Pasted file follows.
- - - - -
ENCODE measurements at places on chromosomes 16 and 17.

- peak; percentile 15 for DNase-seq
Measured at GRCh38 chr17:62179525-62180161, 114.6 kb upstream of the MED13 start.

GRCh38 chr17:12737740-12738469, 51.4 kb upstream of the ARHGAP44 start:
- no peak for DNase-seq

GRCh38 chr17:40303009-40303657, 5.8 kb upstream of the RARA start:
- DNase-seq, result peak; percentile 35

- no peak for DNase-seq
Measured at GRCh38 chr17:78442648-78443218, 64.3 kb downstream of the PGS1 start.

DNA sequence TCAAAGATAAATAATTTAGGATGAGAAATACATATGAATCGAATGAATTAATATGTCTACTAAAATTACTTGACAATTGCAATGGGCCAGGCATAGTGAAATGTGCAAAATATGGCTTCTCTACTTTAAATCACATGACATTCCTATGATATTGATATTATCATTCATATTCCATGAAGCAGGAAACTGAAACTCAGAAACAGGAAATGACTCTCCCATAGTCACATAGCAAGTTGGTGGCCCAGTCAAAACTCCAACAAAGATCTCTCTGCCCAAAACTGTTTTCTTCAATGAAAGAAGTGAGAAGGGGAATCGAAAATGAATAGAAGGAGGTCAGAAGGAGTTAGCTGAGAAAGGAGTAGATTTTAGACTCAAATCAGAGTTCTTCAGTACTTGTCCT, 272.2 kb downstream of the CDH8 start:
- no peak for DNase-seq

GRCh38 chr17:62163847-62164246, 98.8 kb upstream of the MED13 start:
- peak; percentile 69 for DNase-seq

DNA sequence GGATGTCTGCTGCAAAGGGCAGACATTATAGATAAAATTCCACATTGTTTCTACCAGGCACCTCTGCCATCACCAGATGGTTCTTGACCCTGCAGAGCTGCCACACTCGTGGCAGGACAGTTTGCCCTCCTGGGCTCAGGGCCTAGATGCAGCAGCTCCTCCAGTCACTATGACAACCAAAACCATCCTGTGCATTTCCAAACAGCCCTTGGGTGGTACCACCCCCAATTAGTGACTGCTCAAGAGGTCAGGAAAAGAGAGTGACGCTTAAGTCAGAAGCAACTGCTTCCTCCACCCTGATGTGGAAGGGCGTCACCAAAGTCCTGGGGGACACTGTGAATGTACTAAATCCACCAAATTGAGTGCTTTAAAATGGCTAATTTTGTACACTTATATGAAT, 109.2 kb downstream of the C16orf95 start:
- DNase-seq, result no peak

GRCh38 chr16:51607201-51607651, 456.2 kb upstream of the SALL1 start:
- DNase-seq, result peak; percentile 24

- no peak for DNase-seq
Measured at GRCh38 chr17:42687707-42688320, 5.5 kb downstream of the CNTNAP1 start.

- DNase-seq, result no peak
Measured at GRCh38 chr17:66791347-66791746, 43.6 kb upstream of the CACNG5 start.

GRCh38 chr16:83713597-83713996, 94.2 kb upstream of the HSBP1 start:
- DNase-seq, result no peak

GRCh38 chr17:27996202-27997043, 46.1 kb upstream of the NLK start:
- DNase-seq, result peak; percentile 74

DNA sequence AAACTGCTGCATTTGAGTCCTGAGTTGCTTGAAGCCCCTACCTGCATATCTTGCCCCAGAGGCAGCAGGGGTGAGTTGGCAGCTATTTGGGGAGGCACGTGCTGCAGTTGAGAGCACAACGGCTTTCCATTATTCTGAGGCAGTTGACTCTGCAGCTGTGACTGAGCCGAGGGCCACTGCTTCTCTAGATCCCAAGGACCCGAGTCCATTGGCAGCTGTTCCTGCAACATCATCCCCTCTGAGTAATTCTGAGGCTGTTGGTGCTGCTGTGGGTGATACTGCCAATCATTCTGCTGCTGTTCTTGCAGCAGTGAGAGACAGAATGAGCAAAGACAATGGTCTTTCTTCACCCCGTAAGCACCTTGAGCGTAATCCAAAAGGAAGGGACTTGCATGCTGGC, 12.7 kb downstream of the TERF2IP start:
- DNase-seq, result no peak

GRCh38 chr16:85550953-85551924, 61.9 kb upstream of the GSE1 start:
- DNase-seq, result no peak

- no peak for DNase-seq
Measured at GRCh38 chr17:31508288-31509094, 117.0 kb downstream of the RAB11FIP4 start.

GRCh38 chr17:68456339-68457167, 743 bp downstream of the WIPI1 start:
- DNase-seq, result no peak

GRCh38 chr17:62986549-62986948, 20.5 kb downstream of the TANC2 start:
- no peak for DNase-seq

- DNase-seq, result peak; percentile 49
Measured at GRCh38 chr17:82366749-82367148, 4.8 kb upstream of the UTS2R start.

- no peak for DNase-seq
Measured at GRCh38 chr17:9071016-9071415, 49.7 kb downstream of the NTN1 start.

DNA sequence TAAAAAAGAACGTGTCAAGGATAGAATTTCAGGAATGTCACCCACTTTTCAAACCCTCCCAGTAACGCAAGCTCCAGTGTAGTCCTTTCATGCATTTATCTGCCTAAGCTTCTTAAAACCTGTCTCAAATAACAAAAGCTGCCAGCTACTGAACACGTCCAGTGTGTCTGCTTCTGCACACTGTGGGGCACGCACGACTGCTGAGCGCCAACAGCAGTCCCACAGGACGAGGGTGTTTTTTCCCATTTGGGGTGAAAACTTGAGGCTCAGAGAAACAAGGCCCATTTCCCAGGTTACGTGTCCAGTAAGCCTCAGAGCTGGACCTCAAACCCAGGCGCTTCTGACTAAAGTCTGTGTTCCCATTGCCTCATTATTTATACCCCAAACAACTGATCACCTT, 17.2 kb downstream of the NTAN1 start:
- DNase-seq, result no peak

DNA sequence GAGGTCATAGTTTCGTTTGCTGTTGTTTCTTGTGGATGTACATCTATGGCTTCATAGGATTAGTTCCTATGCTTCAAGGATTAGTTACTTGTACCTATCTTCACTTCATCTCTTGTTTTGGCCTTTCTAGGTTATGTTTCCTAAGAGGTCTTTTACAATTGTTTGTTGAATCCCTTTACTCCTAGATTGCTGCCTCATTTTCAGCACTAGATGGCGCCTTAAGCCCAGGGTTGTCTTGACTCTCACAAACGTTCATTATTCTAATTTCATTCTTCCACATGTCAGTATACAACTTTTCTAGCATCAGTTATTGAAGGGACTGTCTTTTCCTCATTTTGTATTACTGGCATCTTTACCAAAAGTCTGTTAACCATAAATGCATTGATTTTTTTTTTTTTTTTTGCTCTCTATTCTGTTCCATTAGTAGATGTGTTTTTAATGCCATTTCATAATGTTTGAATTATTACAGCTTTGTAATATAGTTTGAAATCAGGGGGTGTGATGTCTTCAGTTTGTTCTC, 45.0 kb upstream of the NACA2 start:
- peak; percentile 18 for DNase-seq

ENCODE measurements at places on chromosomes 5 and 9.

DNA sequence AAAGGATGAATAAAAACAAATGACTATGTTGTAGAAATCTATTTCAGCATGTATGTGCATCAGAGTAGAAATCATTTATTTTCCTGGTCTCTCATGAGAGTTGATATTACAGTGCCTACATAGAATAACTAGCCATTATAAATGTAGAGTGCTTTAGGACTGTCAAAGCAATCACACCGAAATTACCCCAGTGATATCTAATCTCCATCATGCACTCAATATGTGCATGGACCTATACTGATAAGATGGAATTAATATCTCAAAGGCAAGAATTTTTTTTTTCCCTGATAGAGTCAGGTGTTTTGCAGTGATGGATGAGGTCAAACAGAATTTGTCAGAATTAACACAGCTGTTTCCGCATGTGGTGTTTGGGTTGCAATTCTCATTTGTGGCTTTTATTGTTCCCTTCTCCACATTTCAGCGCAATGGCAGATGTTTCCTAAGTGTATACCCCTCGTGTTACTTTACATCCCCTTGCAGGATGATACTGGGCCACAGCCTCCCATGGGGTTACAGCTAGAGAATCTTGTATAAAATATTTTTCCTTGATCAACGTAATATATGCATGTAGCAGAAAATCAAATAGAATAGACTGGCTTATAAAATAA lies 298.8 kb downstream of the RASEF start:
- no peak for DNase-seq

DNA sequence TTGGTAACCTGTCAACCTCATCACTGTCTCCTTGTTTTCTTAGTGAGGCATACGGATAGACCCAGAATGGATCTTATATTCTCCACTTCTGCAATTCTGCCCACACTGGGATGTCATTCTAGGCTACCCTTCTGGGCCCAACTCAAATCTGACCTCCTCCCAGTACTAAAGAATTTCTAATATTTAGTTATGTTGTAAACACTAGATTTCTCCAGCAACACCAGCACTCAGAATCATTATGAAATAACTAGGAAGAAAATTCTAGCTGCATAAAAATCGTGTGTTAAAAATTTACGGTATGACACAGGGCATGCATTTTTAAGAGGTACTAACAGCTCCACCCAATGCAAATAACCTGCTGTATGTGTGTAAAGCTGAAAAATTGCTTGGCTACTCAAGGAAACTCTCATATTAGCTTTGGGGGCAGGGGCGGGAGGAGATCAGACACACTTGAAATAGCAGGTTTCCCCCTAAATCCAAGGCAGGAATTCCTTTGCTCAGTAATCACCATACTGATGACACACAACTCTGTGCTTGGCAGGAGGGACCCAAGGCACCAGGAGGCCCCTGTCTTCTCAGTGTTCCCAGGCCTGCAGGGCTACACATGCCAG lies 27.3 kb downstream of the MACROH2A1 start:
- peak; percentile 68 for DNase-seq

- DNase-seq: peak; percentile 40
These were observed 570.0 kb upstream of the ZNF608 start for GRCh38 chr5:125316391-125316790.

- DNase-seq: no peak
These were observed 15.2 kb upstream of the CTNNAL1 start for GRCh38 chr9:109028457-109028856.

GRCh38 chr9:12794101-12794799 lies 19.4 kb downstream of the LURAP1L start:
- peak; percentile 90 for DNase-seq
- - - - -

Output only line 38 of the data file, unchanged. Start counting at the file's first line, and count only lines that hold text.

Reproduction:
- no peak for DNase-seq